Causation in personal injury: legal or epidemiological common sense?
Article first published online: 22 AUG 2006
Volume 26, Issue 4, pages 544–569, December 2006
How to Cite
Miller, C. (2006), Causation in personal injury: legal or epidemiological common sense?. Legal Studies, 26: 544–569. doi: 10.1111/j.1748-121X.2006.00029.x
- Issue published online: 22 AUG 2006
- Article first published online: 22 AUG 2006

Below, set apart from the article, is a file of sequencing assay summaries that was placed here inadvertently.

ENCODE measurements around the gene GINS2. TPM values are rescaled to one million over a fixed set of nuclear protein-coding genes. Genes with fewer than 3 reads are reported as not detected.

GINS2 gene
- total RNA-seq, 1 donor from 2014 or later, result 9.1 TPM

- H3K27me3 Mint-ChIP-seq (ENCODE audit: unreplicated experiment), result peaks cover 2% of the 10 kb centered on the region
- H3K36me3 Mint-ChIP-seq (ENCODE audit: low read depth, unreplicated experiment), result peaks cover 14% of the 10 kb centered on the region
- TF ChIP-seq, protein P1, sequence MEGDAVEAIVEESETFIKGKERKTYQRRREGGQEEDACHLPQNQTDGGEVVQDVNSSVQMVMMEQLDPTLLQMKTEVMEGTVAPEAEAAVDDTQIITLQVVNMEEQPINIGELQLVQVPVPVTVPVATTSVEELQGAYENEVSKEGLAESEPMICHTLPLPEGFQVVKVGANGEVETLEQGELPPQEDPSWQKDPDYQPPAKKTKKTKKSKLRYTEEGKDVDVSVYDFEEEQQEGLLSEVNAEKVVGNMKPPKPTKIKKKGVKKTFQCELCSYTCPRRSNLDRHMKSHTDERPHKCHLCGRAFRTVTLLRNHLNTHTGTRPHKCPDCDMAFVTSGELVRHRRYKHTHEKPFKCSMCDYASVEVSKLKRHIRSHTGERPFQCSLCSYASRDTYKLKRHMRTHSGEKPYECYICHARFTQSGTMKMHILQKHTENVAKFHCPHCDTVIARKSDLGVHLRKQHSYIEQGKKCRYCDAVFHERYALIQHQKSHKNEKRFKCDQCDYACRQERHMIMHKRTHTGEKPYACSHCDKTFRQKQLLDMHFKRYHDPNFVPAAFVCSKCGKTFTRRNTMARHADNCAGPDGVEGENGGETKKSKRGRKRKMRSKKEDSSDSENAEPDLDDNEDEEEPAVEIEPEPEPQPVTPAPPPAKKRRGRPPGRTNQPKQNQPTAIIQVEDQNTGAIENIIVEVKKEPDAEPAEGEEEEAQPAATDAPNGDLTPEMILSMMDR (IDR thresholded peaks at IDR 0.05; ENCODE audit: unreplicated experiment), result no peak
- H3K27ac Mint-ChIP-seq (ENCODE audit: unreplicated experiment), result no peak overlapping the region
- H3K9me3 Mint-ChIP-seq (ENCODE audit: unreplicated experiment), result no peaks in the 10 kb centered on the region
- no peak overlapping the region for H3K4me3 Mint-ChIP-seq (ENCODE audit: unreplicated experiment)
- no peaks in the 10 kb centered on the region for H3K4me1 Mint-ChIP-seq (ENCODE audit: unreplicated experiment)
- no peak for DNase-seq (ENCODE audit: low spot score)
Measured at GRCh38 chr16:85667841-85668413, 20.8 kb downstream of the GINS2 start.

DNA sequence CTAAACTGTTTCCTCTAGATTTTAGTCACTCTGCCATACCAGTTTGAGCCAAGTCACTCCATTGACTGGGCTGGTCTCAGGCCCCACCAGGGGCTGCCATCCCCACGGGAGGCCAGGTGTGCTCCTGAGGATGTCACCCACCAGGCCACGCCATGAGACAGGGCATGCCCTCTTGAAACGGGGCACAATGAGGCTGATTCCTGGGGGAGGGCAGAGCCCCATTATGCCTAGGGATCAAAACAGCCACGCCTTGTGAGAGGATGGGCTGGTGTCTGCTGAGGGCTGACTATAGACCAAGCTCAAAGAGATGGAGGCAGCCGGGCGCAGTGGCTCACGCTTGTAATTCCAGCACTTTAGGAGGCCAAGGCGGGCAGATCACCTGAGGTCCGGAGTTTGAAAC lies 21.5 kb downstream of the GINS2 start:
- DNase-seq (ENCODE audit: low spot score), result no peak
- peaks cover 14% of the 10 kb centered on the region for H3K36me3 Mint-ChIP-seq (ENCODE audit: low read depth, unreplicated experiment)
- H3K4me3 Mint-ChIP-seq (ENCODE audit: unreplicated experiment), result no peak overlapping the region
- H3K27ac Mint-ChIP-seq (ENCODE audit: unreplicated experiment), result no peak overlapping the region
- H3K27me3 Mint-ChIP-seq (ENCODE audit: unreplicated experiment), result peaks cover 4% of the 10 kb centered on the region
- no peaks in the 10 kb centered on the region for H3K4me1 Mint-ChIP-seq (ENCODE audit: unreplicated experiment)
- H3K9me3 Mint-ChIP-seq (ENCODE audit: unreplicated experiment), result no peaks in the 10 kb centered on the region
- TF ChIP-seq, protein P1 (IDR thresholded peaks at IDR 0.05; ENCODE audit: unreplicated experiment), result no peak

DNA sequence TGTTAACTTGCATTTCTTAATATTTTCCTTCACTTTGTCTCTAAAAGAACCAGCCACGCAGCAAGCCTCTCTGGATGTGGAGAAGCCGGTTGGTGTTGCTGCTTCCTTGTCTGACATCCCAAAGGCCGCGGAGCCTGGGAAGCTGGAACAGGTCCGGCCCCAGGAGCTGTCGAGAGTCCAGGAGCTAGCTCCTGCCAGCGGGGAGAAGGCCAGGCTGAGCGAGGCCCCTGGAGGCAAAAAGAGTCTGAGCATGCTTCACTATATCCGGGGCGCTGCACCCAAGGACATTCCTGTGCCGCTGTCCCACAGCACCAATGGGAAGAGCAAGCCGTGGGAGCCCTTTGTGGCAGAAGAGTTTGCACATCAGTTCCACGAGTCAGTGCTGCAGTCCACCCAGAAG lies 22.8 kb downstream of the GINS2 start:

The approach adopted by epidemiologists when attributing a causal mechanism to an observed statistical association is contrasted with the common law of causation in personal injury cases. By recognising the need to distinguish between probabilistic measures of (1) the strength of an association and (2) the fact-finder’s ‘degree of belief’ in the claimant’s causal hypothesis, the verdicts in a number of epidemiology-based cases, mostly in British courts, are shown to be questionable. The argument is then made for a wider application of proportionate liability, extending beyond defective drug cases (where epidemiological evidence is most often found) to medical negligence, occupational injury and tobacco-related litigation. An increased coherence in the common law of personal injury can be achieved without compromising the fundamental aims of tort and, it is argued, by reaffirming the importance of just one ‘policy’ precedent on liability for increasing risk.